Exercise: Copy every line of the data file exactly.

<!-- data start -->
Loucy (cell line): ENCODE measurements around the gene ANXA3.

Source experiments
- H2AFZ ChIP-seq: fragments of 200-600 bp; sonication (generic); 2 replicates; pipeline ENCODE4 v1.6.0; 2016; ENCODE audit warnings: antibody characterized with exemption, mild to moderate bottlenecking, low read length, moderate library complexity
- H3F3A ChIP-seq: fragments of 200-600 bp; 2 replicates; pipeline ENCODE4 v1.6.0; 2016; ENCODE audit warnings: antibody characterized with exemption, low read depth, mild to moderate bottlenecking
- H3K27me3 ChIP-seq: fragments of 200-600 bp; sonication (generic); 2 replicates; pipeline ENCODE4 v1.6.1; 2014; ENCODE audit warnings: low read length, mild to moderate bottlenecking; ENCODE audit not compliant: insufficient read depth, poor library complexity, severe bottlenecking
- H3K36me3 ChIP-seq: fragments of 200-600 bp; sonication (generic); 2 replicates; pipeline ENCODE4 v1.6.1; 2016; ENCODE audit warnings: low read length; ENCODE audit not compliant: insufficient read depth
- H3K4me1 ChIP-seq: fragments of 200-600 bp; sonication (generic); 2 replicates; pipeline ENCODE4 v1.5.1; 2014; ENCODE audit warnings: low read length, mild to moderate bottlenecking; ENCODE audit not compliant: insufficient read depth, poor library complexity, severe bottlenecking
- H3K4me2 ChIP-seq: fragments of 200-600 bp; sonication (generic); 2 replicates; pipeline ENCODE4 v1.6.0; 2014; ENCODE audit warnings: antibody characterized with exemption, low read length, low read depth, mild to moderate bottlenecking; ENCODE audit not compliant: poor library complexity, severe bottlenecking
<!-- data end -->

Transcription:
Loucy (cell line): ENCODE measurements around the gene ANXA3.

Source experiments
- H2AFZ ChIP-seq: fragments of 200-600 bp; sonication (generic); 2 replicates; pipeline ENCODE4 v1.6.0; 2016; ENCODE audit warnings: antibody characterized with exemption, mild to moderate bottlenecking, low read length, moderate library complexity
- H3F3A ChIP-seq: fragments of 200-600 bp; 2 replicates; pipeline ENCODE4 v1.6.0; 2016; ENCODE audit warnings: antibody characterized with exemption, low read depth, mild to moderate bottlenecking
- H3K27me3 ChIP-seq: fragments of 200-600 bp; sonication (generic); 2 replicates; pipeline ENCODE4 v1.6.1; 2014; ENCODE audit warnings: low read length, mild to moderate bottlenecking; ENCODE audit not compliant: insufficient read depth, poor library complexity, severe bottlenecking
- H3K36me3 ChIP-seq: fragments of 200-600 bp; sonication (generic); 2 replicates; pipeline ENCODE4 v1.6.1; 2016; ENCODE audit warnings: low read length; ENCODE audit not compliant: insufficient read depth
- H3K4me1 ChIP-seq: fragments of 200-600 bp; sonication (generic); 2 replicates; pipeline ENCODE4 v1.5.1; 2014; ENCODE audit warnings: low read length, mild to moderate bottlenecking; ENCODE audit not compliant: insufficient read depth, poor library complexity, severe bottlenecking
- H3K4me2 ChIP-seq: fragments of 200-600 bp; sonication (generic); 2 replicates; pipeline ENCODE4 v1.6.0; 2014; ENCODE audit warnings: antibody characterized with exemption, low read length, low read depth, mild to moderate bottlenecking; ENCODE audit not compliant: poor library complexity, severe bottlenecking